The biggest story in LA outside of Steve Nash concerned a meaningless exhibition.
All the baseball talk was centered on Matt Kemp participating in this year’s Home Run Derby, despite having not played in Major League Baseball since May 30. Kemp, who had undergone a lengthy rehab stint with Single-A Rancho Cucamonga to recuperate from a strained hamstring, was chosen as the National League’s captain, and though he would not return to the Dodgers until after the All Star break, he pledged to travel to Kansas City and participate in the derby. He caught flack for competing though, as many people, including Bill Plaschke of the LA Times and Arash Markazi of ESPN, said the risk or aggravating an injury was too great.
The criticism ultimately went for naught, however, as Kemp finished the first round with one measly home run. To his credit, the lone dinger came on a gold ball that traveled 420 feet and contributed $18,000 to charity. Kemp took a grand total of 11 hacks and was able to walk away without a recurrence.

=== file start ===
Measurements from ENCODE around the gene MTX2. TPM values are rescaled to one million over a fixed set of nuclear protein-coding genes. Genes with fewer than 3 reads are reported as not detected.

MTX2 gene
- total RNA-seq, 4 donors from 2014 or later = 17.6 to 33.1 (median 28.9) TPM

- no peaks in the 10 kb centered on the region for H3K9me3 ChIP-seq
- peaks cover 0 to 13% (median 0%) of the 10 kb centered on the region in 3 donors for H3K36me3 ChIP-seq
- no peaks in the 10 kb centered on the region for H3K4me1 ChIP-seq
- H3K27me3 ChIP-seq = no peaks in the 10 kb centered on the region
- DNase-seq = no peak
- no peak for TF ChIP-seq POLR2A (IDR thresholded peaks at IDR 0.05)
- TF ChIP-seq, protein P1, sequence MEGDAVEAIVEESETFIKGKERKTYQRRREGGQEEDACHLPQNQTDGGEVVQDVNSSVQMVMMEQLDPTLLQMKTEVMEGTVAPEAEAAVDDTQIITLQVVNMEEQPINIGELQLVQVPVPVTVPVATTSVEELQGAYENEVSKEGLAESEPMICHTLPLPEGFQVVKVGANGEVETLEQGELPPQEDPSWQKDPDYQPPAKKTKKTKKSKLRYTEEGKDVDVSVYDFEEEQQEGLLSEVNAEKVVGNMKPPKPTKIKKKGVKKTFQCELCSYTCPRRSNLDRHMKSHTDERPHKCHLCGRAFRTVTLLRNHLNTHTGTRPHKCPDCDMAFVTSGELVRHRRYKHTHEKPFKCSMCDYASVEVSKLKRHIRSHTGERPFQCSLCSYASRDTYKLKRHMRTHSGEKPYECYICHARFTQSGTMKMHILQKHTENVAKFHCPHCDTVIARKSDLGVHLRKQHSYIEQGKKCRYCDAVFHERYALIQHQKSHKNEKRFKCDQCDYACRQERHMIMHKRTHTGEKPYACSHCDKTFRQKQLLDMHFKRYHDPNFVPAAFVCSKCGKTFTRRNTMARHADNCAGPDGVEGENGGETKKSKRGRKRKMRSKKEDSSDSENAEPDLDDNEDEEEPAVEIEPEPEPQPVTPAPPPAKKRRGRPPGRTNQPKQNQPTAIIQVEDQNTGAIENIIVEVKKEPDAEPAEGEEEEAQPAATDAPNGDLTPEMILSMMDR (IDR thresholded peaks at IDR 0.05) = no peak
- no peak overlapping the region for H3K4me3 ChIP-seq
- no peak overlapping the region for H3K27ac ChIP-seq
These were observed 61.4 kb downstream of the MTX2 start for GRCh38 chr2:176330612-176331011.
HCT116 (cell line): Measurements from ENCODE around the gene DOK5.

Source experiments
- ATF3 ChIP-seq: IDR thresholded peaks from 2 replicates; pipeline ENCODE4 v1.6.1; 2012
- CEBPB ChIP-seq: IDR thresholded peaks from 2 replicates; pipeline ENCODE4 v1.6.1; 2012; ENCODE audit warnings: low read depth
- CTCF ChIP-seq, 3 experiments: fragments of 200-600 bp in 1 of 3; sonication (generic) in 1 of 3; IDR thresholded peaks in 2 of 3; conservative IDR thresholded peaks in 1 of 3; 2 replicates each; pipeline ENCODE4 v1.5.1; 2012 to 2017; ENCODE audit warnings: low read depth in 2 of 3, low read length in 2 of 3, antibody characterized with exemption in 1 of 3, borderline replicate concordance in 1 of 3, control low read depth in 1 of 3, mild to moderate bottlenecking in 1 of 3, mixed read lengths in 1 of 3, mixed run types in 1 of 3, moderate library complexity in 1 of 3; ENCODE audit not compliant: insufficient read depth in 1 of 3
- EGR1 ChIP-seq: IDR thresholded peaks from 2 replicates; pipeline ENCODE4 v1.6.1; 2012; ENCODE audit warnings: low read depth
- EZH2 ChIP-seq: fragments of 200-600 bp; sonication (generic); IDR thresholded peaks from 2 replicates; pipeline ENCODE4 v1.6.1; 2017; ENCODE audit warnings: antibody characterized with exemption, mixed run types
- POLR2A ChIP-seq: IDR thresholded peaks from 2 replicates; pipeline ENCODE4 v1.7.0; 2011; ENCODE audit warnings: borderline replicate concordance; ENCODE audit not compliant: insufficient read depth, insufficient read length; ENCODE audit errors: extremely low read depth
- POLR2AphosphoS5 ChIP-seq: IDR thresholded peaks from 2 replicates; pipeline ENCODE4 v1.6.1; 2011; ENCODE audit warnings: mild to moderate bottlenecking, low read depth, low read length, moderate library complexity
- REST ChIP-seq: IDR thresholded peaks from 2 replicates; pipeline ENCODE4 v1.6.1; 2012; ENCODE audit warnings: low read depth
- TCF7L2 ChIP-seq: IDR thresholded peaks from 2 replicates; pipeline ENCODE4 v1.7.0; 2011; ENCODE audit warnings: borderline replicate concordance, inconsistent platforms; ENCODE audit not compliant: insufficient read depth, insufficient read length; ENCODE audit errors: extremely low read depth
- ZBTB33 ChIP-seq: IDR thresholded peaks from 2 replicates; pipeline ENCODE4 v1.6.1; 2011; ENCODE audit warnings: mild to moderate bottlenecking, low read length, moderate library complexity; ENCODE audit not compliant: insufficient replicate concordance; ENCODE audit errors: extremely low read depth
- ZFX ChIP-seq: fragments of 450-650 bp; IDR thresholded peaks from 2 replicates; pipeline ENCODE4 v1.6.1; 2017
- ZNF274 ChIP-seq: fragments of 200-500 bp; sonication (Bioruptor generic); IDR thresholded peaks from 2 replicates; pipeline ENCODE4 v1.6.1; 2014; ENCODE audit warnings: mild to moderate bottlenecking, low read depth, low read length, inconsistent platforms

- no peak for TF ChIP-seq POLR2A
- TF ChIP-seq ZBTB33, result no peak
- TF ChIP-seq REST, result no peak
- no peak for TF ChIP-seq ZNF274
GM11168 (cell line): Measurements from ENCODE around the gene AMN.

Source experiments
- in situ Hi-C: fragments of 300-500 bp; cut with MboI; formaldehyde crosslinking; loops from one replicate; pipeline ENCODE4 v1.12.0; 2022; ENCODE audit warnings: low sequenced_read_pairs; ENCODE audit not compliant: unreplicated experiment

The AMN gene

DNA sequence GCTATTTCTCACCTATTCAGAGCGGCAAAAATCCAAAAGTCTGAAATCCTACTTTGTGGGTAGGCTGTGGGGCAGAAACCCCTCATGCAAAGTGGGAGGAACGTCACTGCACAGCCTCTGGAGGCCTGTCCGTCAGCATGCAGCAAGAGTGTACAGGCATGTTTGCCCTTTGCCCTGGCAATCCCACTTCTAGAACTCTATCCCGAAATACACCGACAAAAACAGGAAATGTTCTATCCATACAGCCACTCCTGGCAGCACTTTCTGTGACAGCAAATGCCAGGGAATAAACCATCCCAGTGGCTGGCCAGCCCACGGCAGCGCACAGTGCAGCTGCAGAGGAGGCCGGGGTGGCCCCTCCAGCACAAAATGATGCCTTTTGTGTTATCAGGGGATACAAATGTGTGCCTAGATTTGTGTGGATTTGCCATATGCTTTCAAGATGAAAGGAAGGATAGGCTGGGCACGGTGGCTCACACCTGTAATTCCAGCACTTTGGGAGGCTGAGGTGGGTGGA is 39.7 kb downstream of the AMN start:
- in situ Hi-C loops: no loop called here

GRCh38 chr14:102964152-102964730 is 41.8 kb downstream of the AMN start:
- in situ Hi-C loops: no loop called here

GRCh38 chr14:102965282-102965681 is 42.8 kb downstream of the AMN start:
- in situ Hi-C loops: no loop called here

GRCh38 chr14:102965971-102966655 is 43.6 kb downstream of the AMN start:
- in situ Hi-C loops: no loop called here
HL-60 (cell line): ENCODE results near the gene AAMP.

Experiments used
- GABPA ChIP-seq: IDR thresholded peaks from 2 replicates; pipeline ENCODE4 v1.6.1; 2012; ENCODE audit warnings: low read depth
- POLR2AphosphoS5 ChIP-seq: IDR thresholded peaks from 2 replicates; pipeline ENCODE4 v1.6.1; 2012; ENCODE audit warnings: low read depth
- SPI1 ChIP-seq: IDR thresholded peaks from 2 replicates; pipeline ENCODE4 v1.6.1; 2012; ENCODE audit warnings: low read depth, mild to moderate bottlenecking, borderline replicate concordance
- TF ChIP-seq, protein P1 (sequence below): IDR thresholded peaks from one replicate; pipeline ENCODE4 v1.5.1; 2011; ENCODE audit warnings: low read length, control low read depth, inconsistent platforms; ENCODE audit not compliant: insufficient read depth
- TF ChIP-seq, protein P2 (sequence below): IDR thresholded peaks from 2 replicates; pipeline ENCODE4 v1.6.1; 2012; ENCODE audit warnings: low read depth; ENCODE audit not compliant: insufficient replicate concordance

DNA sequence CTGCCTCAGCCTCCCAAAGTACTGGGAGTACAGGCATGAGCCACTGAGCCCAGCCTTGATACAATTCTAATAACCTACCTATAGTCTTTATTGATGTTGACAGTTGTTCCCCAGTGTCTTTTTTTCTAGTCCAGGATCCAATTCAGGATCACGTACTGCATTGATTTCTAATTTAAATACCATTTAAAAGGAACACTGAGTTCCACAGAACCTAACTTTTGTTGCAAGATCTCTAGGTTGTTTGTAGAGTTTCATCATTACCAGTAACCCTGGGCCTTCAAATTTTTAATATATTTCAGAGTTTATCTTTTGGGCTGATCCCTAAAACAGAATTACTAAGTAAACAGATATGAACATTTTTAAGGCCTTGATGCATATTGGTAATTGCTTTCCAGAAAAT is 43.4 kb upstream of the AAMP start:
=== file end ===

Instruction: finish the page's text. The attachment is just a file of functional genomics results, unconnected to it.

It was Kemp’s second straight year as a participant in the derby, and the second straight year that he was unable to hit a home run on his first nine attempts. Last year he hit two gold balls into the Chase Field stands before making his tenth out.
Detroit’s Prince Fielder earned this year’s victory, hitting 16 homers in the first two rounds and 12 in the final to defeat Toronto’s Jose Bautista. Fielder’s win is his second, having previously captured the 2009 contest in St. Louis.
Another local player competed in the Home Run Derby: Mark Trumbo. The Angels’ young slugger tied Bautista at 13 dingers after two rounds for second place, but the Blue Jay defeated Trumbo 2-1 in a swing-off to advance to the final. Trumbo’s longest bomb went 457 feet.